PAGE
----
Is Dow liable for the waste in Bhopal factory of Union Carbide? The chemical giant says no. It has filed an application asking the Madhya Pradesh High Court to delete its name as respondent to the case. It also wants the Union ministry of chemicals and fertilizers to withdraw their affidavit to court, which asks Dow to deposit Rs 100 crore for remediation costs of the polluted site. Letters accessed by RTI activists suggest that high level lobbying by the company to absolve it from the case and all liability.
June 2006: Dow Chemicals seeks appointment with the Prime Minister’s principal secretary to discuss company’s ‘legacy issues’. The Department of Chemical and Petrochemical informs PMO that Dow has appealed to the Madhya Pradesh High Court asking for its name to be deleted from the case. The government has filed an affidavit on May 10, 2005 to direct Dow Chemicals to deposit the amount of Rs 100 crore as advance for environmental remediation caused by the toxic wastes lying at the UCIL factory site in Bhopal.
June 2006: Abhishekh Singhvi, counsel for Dow in the Madhya Pradesh High Court case and Congress party spokesperson gives an ex-parte opinion to the Prime Minister’s office whether Dow can be held responsible for and or liable for the Bhopal gas tragedy or leakage of 1984 and whether it can be held liable for the alleged contamination and/or consequent cleaning up of the Bhopal site. He persuasively argues that Dow cannot be held responsible in any event.
November 8 2006: Dow Chairman Andrew Liveris writes to India’s Ambassador in Washington Ronen Sen asking his help to resolve outside legacy issues for Dow in India. He explains that Dow has been sued in the Madhya Pradesh High Court and that the Indian government (by asking Dow to deposit Rs 100 crore or US$ 22 million against remediation costs) has taken a position adverse to the company. As the Indian government has agreed that Dow is not liable, the Ministry should now withdraw its application for these costs. “Certainly a withdrawal of application would be a positive, tangible demonstration that the government of India means what it says about Dow’s lack of responsibility in the matter.” Liveris also reminds the ambassador about the investment his company intends to make in India.
November 10, 2006: Then Finance minister P Chidambaram writes to the Prime Minister on issues raised in the Indo-US CEO forum, including Dow’s legacy issues. Deputy Chairman of the Planning Commission, Montek Singh Ahluwalia forwards to the Prime Minister the list of issues raised in the Indo-US CEO forum and the matter of Dow. The note explains that chairman Dow has said that it is not possible for the company to proceed with its proposed investments in India unless the liability issue is cleared. They have sought a statement from the government in the court clarifying that GOI does not regard Dow as legally responsible for the liabilities of UCC.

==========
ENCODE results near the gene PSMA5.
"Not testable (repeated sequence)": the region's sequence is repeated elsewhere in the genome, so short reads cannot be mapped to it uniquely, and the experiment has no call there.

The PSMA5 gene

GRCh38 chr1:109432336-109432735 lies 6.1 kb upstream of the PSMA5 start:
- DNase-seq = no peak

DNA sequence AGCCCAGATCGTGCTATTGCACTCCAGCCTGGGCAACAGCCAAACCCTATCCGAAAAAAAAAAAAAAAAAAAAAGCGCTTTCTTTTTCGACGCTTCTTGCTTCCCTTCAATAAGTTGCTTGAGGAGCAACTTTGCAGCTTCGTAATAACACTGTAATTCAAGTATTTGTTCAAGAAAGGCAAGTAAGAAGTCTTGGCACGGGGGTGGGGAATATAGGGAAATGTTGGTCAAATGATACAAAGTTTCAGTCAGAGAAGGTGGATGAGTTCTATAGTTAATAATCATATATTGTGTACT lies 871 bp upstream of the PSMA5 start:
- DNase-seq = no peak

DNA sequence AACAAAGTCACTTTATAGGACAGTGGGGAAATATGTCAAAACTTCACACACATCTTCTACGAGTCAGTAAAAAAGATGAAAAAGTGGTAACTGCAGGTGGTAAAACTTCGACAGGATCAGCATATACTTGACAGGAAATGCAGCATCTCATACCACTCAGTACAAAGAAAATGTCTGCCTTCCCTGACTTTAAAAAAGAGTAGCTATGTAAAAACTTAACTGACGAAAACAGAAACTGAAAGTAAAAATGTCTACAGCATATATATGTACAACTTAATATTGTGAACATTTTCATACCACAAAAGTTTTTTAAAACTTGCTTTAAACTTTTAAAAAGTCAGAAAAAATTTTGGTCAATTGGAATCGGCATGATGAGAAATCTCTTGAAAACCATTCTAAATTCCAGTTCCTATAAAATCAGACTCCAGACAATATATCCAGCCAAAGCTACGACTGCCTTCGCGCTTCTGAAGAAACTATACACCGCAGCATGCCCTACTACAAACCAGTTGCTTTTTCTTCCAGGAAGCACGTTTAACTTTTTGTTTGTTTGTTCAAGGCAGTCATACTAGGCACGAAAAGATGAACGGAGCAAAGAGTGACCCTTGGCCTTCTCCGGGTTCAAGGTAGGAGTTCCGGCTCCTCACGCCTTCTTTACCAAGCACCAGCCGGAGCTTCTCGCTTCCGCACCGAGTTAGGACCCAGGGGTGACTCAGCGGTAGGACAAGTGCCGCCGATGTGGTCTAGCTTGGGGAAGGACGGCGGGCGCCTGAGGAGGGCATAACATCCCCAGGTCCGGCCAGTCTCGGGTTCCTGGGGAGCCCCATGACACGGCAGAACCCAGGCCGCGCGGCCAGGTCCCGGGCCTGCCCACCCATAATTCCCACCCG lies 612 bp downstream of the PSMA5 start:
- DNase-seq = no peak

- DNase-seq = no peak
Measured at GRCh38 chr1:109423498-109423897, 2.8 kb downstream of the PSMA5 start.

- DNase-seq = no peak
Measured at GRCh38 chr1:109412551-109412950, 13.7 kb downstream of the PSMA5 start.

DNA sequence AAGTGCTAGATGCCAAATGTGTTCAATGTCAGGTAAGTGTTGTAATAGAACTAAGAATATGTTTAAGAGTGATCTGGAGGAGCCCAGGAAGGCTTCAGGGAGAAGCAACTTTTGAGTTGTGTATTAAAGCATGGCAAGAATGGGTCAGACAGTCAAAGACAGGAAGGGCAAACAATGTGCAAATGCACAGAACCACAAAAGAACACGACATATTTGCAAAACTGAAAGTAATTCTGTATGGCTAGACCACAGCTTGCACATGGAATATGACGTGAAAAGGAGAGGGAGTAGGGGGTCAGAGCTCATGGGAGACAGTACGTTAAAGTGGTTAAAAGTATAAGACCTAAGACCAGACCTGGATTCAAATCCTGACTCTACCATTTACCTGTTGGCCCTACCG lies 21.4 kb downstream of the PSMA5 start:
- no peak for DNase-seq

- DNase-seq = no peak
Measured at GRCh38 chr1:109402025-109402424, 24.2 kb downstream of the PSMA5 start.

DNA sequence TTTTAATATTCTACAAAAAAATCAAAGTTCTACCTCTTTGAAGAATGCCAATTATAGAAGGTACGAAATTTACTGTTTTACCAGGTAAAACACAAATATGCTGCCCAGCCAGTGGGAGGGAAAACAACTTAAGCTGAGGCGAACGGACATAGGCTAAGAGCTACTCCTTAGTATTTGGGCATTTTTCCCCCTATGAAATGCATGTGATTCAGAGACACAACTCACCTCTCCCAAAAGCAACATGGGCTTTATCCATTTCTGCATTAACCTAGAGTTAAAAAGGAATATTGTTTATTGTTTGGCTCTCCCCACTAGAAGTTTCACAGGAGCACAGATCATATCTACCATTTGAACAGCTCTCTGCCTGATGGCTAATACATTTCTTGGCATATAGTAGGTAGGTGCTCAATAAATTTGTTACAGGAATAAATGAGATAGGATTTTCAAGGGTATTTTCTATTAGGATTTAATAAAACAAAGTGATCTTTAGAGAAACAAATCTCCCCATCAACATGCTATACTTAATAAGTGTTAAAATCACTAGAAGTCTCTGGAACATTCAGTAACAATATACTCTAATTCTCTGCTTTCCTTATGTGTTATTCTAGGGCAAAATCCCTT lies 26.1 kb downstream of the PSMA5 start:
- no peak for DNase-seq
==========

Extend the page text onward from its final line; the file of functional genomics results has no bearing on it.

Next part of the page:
November 26 2006: Tata group Chairman Ratan Tata writes to Planning Commission Deputy Chairman Montek Singh Ahluwalia saying that it is critical for Dow to have the Ministry of Chemicals and Fertilizer withdraw their application for a financial deposit by them against the remediation cost. This is because this application implies that the government of India is ‘liable’ in the Bhopal gas disaster case. He also proposes that his company, Tata could take the lead and find funding for the remediation of the site.
January 2007: Ratan Tata writes to Prime Minister reiterating his proposal that the private sector could contribute to create a remediation fund for clean up of the site.
January 2007: Prime Minister’s office in an internal note, responding to Ratan Tata discussion on the remediation fund makes it clear that the matter is subjudice and discussions will have to await the directions of the court.
December 2008: Dow Chemicals admits in its 2008 annual report that present and future liabilities associated with asbestos cases against Union Carbide are expected at $2.2 billion. It takes on the burden of the Union Carbide liability on its books, even as it refuses to accept the same in the case of Union Carbide in India.
December 1, 2009: 25-years after Bhopal gas tragedy. Waste continues to be dumped in the factory. CSE study finds traces of pesticides manufactured by company in the city groundwater. The case for removal of waste and deciding liability is being heard in the Madhya Pradesh High Court.